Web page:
Philanthropic giving is currently at $174,110 towards the budgeted goal of $246,000, and much of this number is thanks to the generosity of our board members and National Advisory Council. Last year at this time, $20,000 had been raised and December closed with a total of $102,000 raised for the year. This leaves us with a goal of just about $72,000 to be raised by the end of December. This leaves us with a goal of just over $100,000 to be raised by the end of December. The team has worked with senior leadership, including board chair Laura Phillips, on developing exciting incentives for the Unrestricted Futures Campaign, and we will be reaching out to the board in the coming weeks to let you know how you can help to make the campaign a success, and help us to reach our goal despite a nearly half-year lapse in development leadership.
Based on suggestions from board and committee members, the team has been putting together some tools that will be helpful to all of us as we work together to raise awareness and support for the BTI mission.
If you are connected to Facebook, consider joining the BTI Ambassadors closed group (https://www.facebook.com/groups/1117254265029875/), a private location where we will provide ideas and tips on how to use social media to support and raise awareness for BTI’s mission.
Video and Streaming
Moving forward, video and streaming technologies are going to play an important role in BTI’s communications and outreach efforts. In the past month, two new video series have been started: Research Spotlights and BTI Science in Seconds. The research spotlights (https://www.youtube.com/watch?v=7w5yVUWsqxU) are more in depth looks at a particular lab’s work, and the Science in Seconds (https://www.youtube.com/watch?v=IFFT4lfbx7s) are very short, easy to comprehend bytes of information that can be shared quickly and easily, even in the space of a conversation. Simply sharing these videos with your connections that might have an interest in BTI’s mission can go a long way in helping us on our journey to build philanthropic giving.
As suspected, the streaming of seminars from the BTI auditorium is proving to be an effective way of increasing our followers as well as the engagement of current followers. One recent seminar, Translating Scientific Innovation into Solutions for Global Health, by Dr. Chris Wilson, a Senior Advisor for the Global Health Program at the Gates Foundation had more than 4500 views, and brought us 40 new page followers in one day. Streaming technologies allow us to reach large audiences for very little cost, and will play a key role in future outreach initiatives. Be sure to follow BTI’s Facebook and Twitter accounts if you’d be interested in watching any of these streamed seminars, either live, or after the event. If a particular topic matches the interests of someone in your network, please consider sharing it with them.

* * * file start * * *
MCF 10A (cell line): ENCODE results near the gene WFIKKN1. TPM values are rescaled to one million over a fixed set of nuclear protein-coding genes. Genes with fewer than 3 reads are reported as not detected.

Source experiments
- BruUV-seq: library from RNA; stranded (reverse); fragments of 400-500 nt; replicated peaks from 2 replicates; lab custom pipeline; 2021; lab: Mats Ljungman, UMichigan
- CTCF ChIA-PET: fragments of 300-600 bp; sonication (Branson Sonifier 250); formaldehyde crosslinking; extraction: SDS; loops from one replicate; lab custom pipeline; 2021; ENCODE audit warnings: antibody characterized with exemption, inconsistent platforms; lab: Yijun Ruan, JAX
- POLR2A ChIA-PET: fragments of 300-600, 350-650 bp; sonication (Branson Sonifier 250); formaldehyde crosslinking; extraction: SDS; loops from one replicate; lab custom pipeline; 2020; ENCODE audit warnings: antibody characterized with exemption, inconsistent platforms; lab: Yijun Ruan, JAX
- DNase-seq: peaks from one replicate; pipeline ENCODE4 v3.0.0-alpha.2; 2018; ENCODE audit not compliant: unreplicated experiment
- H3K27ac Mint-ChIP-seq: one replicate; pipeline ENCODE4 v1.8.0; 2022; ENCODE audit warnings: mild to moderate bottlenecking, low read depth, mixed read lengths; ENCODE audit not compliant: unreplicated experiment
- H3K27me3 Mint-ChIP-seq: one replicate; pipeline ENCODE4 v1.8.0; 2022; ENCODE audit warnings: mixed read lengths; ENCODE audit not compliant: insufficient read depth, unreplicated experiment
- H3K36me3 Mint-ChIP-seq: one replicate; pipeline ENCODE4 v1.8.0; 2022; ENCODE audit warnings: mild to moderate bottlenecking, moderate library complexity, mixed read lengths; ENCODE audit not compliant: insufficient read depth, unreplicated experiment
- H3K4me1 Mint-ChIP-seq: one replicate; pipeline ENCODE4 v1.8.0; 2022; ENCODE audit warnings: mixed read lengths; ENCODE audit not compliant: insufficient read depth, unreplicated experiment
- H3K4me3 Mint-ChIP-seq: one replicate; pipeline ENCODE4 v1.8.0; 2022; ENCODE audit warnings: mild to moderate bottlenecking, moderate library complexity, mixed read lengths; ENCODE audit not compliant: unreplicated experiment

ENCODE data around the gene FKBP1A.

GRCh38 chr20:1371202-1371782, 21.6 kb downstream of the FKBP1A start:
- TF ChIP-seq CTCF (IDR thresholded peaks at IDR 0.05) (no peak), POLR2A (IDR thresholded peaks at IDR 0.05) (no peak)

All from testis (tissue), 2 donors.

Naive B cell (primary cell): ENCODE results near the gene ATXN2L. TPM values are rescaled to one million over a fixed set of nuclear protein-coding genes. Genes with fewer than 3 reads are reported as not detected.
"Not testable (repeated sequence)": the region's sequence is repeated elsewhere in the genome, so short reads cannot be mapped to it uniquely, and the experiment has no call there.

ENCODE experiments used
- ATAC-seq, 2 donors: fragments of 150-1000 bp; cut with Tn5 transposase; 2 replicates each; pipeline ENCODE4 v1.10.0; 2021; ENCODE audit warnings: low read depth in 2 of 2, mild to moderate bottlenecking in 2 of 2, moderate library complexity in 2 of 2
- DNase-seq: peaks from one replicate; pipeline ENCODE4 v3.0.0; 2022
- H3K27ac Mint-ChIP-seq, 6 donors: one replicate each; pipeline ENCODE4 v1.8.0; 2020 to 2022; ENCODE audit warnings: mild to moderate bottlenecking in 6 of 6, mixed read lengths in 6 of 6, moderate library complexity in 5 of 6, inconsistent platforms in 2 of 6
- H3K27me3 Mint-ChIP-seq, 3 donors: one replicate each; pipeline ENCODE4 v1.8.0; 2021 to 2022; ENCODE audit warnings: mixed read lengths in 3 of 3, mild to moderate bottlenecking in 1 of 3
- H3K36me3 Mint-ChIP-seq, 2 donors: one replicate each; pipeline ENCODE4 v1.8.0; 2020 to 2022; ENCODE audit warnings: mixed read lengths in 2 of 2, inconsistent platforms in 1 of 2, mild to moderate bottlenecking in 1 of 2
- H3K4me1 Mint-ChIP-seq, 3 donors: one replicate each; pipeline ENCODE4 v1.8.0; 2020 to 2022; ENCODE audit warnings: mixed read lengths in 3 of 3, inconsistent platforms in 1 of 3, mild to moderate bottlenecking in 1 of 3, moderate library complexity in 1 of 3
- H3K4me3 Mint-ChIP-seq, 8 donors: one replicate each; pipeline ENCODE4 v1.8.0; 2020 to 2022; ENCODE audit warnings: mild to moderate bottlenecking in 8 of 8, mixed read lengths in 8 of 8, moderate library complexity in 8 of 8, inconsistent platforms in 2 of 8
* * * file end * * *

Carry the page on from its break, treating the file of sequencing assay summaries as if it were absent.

The Yonkers exhibits are still underway, and are set to be publicly unveiled in the Spring of 2017. I will be taking a trip to Yonkers at the end of October, and will be taking some video and photographs of the building and exhibit progress, which will share with you and on social media. Simone Development, who is supporting the exhibit development, has a live cam on their website where you can watch the renovation progress. (http://www.earthcam.net/projects/simone/boycethompsoncenter/?cam=mpr)
Have you included or do you plan to include BTI in your estate planning? Please let us know! Usually when we receive a bequest, it comes completely out of the blue, and we’d like to change that, with your help! Contact Josh Clark, firstname.lastname@example.org.
Fall Board Dinner, November 10, 2016
This year’s fall dinner will take place at the Meyer Seminar Room in Cornell’s Warren Hall. The theme will be BTI: Big Ideas, Talented People, and Innovative Research, and guests will enjoy a cocktail hour, live music, programming highlighting the “who” of BTI, and dinner. Guests will include the BTI board, select donors and stakeholders, and staff ambassadors.